First, know that not all supplements are created equal. As Consumer Report reminds us, “supplement manufacturers routinely, and legally, sell their products without first having to demonstrate that they are safe and effective.” Meaning, it’s vital that you do your homework. Find out about the transparency and integrity of the company from which you may be purchasing supplements. Shy away from products that are made outside of the U.S., as toxic ingredients and prescription drugs (read: scary) have been found in supplements
manufactured in places such as China, India and Mexico. In addition, be sure to check alerts and advisories, as supplements are regularly under review, and ensure the supplement you’ve chosen has a GMP (Good Manufacturing Practices) certification on its label. This indicates that the supplement has been tested for both quality and contaminates.
4. How do I age well so that, when I hit my senior years, I feel great?
Aging isn’t something to bemoan; rather, like menopause, aging should be celebrated
. At the same time, it’s perfectly understandable why this is one of the most often-asked inquires I receive. We want
to feel youthful, energetic and vibrant as the years tick by. The good news? It’s entirely possible.
Again, one of the ways to achieve this is by recognizing the good that comes with age. Studies show that aging often leads to decreased anxiety, greater confidence, increased intelligence, fewer allergies, more zest for life—even better sex.
Next, empower yourself by taking radical responsibility of your health. Stay on top of the annual screenings
you need, from mammograms for women to prostate exams for men. Take care of your skin—after all, it’s your body’s large organ—with daily usage of sunblock and a turning away from skin-harmers such as smoking and alcohol, both of which constrict your blood vessels, which means that your skin receives less of the radiance-boosting oxygen and nutrients it needs.
Keep in mind that nutrition plays a significant role in how your body and brain age (and at what speed); to this end, maintain a diet that’s light on sugar and processed foods and big on organic, fresh vegetables and fruits, whole grains, and lean protein. Staying active is just as central to feeling well in your senior years, especially since you lose muscle mass as you age. This can be counteracted with resistance workouts such as with bands, weights, and your own body weight (hello, plies). Additionally, prioritize your social life. Doing so will not only nurture your heart and soul but, as a study out of Harvard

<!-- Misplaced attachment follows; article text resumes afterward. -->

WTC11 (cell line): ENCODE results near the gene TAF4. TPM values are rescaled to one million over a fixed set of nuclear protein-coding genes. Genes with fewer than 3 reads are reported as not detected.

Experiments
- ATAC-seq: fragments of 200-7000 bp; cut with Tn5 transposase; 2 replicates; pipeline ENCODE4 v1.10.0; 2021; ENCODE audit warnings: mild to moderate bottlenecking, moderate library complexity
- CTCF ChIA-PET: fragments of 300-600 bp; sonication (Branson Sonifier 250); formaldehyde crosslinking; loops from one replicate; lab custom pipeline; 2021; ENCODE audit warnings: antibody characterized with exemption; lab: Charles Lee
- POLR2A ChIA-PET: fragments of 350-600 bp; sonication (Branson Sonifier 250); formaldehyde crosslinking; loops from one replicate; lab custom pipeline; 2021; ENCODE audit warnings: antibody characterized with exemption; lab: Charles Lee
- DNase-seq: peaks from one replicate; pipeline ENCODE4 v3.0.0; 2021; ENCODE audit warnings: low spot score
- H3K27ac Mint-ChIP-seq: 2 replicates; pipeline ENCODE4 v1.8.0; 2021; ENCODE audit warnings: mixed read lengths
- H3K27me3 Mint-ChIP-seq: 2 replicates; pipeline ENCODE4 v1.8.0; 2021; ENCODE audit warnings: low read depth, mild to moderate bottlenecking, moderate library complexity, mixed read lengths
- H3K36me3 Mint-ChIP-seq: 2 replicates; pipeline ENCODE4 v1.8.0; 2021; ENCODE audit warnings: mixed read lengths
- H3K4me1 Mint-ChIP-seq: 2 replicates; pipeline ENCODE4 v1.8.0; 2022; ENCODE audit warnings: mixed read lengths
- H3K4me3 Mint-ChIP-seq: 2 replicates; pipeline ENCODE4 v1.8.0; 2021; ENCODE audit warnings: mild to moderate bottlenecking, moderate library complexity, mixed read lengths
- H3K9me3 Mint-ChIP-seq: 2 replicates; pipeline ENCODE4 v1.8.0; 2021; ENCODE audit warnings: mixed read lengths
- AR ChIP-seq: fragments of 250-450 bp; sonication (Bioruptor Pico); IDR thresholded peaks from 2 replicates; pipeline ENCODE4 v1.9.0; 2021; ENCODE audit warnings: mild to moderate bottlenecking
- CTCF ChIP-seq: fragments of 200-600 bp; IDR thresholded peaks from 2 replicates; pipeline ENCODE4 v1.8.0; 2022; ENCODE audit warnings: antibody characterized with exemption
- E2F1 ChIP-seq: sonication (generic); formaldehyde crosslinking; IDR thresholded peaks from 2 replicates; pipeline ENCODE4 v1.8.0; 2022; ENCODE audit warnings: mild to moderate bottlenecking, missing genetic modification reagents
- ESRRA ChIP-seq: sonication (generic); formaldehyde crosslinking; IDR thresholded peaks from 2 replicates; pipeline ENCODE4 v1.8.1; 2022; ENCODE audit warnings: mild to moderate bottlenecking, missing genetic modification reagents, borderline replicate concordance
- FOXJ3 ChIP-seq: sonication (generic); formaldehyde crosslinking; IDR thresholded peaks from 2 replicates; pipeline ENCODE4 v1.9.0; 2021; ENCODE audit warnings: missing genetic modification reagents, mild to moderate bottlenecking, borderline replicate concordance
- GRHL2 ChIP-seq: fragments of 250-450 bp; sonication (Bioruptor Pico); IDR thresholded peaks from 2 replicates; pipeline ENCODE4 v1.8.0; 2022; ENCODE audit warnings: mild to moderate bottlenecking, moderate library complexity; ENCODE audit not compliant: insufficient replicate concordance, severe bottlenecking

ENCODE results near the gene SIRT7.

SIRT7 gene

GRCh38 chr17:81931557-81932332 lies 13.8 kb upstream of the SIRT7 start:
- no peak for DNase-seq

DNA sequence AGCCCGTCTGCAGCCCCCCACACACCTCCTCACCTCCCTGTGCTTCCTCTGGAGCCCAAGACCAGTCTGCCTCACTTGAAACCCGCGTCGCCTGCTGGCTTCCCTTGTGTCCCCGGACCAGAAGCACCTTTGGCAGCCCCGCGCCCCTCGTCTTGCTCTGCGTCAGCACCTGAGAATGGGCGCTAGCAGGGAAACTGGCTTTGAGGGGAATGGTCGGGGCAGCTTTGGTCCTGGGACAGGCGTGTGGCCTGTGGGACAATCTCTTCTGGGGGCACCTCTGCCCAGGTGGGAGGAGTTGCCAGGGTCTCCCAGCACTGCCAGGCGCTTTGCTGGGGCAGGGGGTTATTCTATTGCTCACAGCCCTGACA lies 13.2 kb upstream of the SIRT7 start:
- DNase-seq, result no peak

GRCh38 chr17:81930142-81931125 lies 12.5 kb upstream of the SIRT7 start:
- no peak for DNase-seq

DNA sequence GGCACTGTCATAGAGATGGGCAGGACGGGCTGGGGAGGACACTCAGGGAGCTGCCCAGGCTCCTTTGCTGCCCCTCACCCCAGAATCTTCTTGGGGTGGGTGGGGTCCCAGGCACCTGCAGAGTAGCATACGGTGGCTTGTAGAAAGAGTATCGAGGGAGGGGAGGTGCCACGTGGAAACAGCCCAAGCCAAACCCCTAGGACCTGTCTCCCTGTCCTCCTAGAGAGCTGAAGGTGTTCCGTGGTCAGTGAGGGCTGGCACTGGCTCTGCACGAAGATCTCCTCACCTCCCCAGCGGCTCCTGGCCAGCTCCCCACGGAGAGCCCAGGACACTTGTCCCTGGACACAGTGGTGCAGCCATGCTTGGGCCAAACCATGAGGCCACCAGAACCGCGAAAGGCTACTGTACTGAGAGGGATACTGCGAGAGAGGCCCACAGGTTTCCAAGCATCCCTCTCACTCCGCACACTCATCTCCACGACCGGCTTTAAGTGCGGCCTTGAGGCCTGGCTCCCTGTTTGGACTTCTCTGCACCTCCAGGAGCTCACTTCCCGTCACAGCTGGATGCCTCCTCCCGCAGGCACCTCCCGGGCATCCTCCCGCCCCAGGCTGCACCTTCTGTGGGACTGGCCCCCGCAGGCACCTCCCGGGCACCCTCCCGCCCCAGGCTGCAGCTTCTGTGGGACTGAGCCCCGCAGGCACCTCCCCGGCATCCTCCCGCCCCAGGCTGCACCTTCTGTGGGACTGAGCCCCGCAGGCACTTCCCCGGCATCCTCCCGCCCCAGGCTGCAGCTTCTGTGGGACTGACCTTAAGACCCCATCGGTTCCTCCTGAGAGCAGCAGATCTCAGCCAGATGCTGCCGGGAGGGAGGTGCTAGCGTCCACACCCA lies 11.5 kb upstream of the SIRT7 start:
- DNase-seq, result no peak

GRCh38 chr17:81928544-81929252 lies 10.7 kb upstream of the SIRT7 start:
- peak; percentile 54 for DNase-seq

suggests, may give you a 50 percent greater likelihood of survival than those who are isolated or have poor social relationships. The theory? “The buffering hypothesis holds that people who enjoy close relationships with spouses, family, and friends receive emotional support that indirectly helps to sustain them at times of stress and crisis,” Harvard says. What’s more, “family and friends may encourage an individual to make healthier lifestyle choices and to seek medical care when illness strikes.”
5. How do I detoxify from environmental toxins?
—from naturally-made compounds such as lead and mercury to manmade chemicals like BPA and pesticides—can take a toll on the human body by contributing to chronic diseases and disrupting sensitive biological systems. To eradicate, or at least, diminish these toxins, evaluate what you come into contact with on a regular basis and do a through-and-through cleansing. Toss out cleaning products that contain ammonia, chlorine and sodium hydroxide and replace them with all-natural household cleaners
(or make your own with lemon juice, vinegar, and water).
Examine your personal care products and ditch anything that contains “secret” ingredients such as formaldehyde (a known carcinogen), phthalates,
methylene glycol, mercury, quaternium, parabens—and any other ingredient that makes you raise an eyebrow. Opt for green personal care and beauty products
instead, and know that this extends to your hair products.
Stop purchasing and consuming disposable water bottles, which not only cause environmental damage but, due to their inclusion of BPA, acts as an endocrine disruptor and may lead to obesity, infertility and more. Further, buy organic produce whenever possible, get your home’s water and air checked for the presence of radon (a chemical that can lead to lung cancer), grow plants in your home to help detoxify your immediate environment, stay away from second-hand smoke, and avoid eating heavy-metal-rich seafood, such as marlin and swordfish.
Finally—and this is a recurring theme in all
of the answers I provide, on and off the page—stress less about what environmental toxins with which you inadvertently come into contact. A life well-lived, and holistic health, is all about living not in fear but in grace and happiness.
†These statements have not been approved by the Food and Drug Administration. These products are not intended to diagnose, treat, cure or prevent disease.